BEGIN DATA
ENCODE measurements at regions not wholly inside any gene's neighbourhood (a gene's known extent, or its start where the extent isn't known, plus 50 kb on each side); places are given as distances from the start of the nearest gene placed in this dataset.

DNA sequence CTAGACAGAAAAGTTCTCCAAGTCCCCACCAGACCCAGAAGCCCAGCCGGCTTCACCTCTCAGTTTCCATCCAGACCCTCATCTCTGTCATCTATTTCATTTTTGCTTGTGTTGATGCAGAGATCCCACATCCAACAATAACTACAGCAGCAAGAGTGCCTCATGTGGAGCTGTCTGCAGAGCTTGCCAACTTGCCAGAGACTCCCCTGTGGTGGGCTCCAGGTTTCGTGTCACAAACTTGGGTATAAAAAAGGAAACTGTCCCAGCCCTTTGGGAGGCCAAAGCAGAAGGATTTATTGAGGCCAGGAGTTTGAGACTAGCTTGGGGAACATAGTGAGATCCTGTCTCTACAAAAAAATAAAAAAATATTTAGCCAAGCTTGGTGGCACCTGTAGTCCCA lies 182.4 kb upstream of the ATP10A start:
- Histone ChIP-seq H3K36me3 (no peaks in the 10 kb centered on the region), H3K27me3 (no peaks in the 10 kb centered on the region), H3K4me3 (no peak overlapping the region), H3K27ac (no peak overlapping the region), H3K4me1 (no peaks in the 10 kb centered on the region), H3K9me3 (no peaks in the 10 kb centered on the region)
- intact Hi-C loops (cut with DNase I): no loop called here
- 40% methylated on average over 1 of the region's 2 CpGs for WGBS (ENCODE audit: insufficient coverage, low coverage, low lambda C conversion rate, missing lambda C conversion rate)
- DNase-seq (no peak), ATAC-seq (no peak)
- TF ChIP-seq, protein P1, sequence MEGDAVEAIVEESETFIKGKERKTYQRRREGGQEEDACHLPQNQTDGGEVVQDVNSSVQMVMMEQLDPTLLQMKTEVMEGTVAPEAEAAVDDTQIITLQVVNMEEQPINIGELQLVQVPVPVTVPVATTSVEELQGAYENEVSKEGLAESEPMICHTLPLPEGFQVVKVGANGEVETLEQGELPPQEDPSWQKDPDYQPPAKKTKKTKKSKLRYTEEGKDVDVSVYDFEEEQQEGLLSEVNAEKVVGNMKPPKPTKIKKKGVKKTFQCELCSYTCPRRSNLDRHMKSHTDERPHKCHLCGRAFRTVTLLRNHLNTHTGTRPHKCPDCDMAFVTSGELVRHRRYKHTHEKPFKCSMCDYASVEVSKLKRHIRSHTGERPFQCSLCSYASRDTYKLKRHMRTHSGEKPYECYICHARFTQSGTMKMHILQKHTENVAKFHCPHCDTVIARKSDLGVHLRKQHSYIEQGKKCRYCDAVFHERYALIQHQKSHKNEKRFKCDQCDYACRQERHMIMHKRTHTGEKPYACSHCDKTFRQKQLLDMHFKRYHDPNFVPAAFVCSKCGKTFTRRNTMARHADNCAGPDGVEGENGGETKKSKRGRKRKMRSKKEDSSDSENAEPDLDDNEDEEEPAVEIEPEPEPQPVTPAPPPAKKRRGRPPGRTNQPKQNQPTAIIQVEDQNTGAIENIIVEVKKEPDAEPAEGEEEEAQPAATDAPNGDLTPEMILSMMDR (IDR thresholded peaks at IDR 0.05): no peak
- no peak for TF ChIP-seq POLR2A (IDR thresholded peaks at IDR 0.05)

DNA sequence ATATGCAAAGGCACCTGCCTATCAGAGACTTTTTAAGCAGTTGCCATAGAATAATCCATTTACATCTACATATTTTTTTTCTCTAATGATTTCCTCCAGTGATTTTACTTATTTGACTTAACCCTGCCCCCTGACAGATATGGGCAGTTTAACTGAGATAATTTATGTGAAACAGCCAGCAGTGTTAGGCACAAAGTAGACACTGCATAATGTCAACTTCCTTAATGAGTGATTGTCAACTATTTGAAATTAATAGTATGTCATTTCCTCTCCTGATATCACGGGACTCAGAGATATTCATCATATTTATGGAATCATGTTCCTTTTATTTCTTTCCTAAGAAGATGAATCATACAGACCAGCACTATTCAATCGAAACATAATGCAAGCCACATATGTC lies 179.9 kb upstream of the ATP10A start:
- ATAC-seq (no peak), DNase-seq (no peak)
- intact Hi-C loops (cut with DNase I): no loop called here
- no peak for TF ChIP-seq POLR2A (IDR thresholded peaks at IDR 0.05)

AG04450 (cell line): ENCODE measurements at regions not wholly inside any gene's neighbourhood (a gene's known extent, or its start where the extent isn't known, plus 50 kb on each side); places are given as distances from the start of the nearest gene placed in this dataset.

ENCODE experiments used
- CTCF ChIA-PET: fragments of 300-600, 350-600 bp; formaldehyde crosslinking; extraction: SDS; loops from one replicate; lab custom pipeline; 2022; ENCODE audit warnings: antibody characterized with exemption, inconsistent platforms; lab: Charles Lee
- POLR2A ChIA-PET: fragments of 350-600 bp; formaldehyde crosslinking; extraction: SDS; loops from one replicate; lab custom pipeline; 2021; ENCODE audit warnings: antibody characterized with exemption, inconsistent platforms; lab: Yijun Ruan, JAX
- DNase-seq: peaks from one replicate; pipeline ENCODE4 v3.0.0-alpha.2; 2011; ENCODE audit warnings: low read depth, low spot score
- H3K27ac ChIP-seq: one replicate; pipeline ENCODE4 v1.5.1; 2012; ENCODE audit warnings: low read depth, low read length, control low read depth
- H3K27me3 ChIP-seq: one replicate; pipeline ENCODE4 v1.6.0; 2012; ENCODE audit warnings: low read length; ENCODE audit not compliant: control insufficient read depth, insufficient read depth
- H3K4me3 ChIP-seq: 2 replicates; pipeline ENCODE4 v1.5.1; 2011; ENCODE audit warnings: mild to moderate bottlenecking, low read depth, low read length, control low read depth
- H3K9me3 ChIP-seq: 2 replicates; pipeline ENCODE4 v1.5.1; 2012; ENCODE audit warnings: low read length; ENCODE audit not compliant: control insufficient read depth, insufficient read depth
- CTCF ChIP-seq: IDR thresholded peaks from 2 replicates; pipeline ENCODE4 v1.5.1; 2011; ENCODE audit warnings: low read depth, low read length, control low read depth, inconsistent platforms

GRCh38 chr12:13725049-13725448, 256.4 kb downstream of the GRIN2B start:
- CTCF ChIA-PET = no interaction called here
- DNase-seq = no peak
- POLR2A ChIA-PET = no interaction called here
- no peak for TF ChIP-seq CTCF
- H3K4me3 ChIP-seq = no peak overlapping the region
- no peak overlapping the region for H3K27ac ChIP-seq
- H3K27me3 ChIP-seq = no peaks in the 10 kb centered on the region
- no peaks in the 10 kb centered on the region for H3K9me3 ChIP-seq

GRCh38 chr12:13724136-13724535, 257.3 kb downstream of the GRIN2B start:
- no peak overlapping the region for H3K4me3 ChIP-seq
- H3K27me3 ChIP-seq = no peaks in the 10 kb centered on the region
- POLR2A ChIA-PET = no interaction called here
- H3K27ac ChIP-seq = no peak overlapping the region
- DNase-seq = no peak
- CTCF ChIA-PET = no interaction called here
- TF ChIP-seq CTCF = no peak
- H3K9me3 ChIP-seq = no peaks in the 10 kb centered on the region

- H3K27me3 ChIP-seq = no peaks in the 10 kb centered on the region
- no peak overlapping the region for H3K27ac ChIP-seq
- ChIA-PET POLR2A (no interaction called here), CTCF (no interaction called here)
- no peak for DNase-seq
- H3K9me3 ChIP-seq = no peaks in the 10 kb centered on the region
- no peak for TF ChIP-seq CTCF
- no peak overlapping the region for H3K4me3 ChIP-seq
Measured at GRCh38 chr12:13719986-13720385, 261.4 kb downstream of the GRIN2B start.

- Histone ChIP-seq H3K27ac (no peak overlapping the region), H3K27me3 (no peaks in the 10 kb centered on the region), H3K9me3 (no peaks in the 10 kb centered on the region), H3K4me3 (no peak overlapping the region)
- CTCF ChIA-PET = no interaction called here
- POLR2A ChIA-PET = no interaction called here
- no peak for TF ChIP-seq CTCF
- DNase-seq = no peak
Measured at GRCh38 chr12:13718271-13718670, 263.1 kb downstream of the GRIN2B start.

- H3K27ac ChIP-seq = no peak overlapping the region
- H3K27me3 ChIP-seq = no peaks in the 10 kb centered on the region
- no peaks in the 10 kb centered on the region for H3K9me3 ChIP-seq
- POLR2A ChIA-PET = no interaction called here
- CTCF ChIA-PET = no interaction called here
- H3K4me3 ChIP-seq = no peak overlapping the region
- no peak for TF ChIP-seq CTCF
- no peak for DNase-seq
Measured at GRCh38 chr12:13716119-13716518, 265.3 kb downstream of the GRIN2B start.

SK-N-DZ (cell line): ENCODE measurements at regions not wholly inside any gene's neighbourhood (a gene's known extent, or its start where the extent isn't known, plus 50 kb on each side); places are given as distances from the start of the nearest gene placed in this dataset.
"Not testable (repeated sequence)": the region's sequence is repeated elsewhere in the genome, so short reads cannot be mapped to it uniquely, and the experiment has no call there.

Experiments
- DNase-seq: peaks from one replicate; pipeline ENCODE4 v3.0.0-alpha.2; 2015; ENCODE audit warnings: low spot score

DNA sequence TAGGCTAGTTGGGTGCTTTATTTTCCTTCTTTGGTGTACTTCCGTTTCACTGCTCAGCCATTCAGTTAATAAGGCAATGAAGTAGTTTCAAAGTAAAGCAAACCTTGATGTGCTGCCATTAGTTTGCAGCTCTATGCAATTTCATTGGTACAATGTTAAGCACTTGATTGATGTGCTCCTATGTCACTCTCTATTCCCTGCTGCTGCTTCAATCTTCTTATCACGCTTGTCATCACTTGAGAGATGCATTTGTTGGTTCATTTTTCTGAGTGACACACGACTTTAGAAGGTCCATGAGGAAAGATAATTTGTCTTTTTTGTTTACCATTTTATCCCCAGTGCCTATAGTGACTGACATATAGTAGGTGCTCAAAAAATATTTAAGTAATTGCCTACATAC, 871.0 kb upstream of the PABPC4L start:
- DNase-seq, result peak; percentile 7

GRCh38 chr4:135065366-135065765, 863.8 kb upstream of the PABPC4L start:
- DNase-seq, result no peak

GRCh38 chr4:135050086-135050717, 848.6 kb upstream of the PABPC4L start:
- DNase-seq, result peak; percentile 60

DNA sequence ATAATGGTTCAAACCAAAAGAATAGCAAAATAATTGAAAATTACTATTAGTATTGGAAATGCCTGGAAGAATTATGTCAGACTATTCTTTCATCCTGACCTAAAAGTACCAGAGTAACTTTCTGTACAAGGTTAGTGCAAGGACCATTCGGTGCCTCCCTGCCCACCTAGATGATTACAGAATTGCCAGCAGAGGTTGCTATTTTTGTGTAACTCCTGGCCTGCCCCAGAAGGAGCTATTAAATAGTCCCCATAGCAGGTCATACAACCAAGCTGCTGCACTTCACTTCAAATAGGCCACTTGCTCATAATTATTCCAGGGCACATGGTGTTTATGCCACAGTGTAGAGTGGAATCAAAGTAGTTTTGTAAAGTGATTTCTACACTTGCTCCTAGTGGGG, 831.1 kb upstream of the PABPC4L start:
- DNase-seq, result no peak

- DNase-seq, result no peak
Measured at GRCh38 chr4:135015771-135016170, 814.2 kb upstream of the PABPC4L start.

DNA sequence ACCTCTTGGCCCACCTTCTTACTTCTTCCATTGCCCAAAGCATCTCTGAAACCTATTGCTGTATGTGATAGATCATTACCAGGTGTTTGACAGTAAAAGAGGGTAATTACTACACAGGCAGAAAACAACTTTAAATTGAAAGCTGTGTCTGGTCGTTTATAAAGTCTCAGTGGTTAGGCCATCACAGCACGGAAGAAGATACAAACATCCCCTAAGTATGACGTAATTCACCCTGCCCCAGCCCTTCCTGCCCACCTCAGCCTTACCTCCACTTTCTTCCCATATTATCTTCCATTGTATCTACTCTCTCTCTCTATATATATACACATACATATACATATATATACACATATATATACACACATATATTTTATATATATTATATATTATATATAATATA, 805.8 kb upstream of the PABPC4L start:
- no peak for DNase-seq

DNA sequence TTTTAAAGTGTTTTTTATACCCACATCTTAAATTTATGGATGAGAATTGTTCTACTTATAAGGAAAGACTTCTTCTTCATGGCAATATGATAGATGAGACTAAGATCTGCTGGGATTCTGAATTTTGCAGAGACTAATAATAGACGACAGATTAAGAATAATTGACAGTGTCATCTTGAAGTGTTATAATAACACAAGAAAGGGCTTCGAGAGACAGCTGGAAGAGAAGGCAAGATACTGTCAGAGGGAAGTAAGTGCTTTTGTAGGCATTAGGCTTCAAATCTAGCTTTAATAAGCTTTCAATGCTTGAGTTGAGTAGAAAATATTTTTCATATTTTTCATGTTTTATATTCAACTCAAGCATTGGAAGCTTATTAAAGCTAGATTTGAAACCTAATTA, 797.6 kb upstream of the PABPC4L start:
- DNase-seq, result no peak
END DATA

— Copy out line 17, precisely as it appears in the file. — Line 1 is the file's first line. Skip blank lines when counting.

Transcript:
- DNase-seq: peaks from one replicate; pipeline ENCODE4 v3.0.0-alpha.2; 2011; ENCODE audit warnings: low read depth, low spot score